As students prepared to face off at the first Shintaido class at Synetic Theater last week, instructor Lee Ordeman had one direction: “Be like seaweed.” He was explaining the practice of wakame-taiso, an exercise in which one partner remains loose like aquatic algae while the other gently pushes on him or her like an ocean current. So, not exactly the kind of sparring you might see in another martial arts class.
What it is
Developed in Japan in 1965, Shintaido incorporates techniques from the oldest forms of combat karate into a new art that strives to achieve calm. “We don’t study it as a defense or a fighting form,” Ordeman said. “We distill the aspects of it which help people develop themselves and their bodies.” Though Ordeman has been practicing Shintaido for 30 years and is the head of one of seven U.S. Shintaido centers, he wears a beginner’s white belt. (There are no other colors to aspire to.) And he doesn’t expect students to don anything other than their usual workout attire: “Shintaido shuns all the hierarchy. We don’t pigeonhole people by their development.”
There’s a right way and a wrong way to bounce, Ordeman explained. Staying on the balls of your feet can hurt your calves, so he told students to think of the motion more like a stomp as they moved about the room. “This isn’t ballet,” Ordeman said. “Feel yourself interact with the earth.” Prepare to interact with classmates, too. At last week’s debut, everyone formed a conga line, an exercise that requires tapping into nonverbal communication to determine the group’s tempo and speed. (Otherwise, a crash is unavoidable.) But the punching segment was a solo endeavor. Ordeman corrected some students who clenched their fists, telling them to instead remain soft, focus on their breathing and, later, to make noise as they punched.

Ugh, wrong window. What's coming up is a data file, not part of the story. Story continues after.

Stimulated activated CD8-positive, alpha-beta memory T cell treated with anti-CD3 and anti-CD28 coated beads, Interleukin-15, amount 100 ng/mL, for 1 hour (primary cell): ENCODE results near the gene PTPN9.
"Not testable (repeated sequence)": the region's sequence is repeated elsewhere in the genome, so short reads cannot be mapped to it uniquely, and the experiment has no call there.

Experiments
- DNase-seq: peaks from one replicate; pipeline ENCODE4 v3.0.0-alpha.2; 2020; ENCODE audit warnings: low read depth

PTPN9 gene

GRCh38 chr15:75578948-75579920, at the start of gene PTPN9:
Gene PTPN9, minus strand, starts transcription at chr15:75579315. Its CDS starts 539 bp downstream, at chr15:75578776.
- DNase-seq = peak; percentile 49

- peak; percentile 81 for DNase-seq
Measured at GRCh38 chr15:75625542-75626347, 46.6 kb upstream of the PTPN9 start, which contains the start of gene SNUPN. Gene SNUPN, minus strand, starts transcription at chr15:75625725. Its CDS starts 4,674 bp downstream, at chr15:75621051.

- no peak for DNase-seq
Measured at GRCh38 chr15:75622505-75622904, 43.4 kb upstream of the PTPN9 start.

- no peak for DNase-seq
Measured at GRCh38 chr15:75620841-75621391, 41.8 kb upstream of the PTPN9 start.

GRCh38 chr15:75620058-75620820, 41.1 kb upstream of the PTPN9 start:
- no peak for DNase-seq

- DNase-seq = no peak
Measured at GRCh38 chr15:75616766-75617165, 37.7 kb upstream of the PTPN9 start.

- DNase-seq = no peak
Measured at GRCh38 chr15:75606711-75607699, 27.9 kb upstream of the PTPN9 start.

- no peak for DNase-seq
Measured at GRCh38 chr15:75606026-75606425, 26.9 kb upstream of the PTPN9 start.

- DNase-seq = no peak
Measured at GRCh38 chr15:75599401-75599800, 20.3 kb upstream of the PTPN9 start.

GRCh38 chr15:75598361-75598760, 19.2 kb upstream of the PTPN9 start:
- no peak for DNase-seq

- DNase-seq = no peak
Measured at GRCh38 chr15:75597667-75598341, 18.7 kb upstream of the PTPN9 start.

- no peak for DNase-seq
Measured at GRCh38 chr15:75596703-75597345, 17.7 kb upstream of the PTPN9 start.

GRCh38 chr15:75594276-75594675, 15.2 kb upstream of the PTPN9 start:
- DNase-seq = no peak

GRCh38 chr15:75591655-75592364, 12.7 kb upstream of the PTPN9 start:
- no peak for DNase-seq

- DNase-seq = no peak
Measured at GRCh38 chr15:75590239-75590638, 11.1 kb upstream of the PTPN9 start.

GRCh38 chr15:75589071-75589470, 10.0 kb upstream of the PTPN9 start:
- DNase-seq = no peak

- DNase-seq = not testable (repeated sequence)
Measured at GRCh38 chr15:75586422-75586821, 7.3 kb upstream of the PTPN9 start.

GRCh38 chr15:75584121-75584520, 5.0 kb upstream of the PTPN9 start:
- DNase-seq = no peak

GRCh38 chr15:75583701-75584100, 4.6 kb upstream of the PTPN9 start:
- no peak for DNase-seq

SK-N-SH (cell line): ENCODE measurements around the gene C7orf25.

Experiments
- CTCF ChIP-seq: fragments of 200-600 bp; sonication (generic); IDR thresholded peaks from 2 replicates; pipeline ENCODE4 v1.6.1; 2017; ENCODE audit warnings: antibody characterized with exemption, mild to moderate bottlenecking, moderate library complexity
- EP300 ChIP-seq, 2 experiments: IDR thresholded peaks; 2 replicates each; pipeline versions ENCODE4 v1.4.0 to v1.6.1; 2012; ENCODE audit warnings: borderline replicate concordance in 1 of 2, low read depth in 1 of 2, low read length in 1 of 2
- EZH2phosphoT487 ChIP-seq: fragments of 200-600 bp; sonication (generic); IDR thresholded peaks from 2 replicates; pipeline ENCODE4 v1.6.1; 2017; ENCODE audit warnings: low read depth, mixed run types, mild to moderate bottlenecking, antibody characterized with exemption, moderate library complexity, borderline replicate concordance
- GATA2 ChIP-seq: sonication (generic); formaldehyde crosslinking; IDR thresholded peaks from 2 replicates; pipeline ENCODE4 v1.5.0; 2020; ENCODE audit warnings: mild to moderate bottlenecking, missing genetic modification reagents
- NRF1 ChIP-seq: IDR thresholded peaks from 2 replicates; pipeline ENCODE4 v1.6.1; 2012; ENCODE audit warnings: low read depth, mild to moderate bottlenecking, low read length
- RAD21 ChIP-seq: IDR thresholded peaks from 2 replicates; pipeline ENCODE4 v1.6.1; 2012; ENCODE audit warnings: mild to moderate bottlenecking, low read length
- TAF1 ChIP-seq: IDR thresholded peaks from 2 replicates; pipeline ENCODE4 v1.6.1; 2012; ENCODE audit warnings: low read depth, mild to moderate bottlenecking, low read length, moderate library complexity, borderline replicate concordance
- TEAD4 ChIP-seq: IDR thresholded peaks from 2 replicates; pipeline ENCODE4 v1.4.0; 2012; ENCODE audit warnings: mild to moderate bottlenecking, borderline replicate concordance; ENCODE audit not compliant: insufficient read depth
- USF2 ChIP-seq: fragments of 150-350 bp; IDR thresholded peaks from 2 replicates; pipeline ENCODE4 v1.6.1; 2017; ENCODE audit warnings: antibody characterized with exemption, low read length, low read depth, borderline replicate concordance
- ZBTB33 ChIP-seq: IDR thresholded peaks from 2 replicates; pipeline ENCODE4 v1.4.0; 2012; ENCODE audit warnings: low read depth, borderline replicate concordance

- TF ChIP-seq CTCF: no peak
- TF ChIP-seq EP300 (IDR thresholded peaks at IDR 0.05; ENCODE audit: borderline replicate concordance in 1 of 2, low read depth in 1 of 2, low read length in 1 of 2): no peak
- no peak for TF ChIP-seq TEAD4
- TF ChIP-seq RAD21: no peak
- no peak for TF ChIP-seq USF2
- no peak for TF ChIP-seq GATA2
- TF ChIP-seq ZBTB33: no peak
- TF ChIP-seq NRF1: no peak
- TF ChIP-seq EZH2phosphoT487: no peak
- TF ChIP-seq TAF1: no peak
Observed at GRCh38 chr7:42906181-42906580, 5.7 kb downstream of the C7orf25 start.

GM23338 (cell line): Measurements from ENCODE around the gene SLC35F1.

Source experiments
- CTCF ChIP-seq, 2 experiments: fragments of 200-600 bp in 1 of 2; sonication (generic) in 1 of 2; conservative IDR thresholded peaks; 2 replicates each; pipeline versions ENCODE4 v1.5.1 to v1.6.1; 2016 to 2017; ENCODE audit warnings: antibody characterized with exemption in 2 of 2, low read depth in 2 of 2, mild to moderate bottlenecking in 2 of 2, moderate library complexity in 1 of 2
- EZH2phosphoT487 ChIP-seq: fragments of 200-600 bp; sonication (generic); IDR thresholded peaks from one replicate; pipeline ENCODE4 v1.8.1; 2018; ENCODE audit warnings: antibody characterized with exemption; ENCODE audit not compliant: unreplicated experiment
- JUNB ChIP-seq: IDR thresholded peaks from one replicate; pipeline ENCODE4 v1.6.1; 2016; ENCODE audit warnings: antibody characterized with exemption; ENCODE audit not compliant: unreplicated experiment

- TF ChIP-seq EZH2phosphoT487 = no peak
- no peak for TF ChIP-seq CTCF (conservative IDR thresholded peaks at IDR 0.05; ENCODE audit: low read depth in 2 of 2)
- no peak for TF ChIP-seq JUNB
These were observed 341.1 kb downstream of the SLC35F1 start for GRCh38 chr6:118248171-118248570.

That performative aspect went over well with the group, which was dominated by actors. Alex Mills, 25, who has appeared in many Synetic productions, likes that Shintaido complements the theater company’s standard athletic regimen. “Our style of training is more forceful, kind of using our bodies in an intentioned way,” he said. “Whereas this allows you to see what the energy does to you.”
The meditation and guided breathing at the end of class left students feeling calm, not worn out — even though much of the hour was spent getting their heart rates up. Maria Benzie couldn’t help but compare her experience to the taekwondo classes she took as a child. “I just remember in taekwondo holding some sweaty guy’s feet while he did pushups,” she recalled. Shintaido is entirely different, Benzie said. And it sure doesn’t stink.
Shintaido classes are offered at Synetic Theater’s Studio Violet (2155 Crystal Plaza Arcade T-19, Arlington) on Tuesdays at 6 p.m. through April 21. Drop in to one class for $20, or purchase a pass for all 12 remaining Shintaido classes for $180. More info at synetictheater.org.
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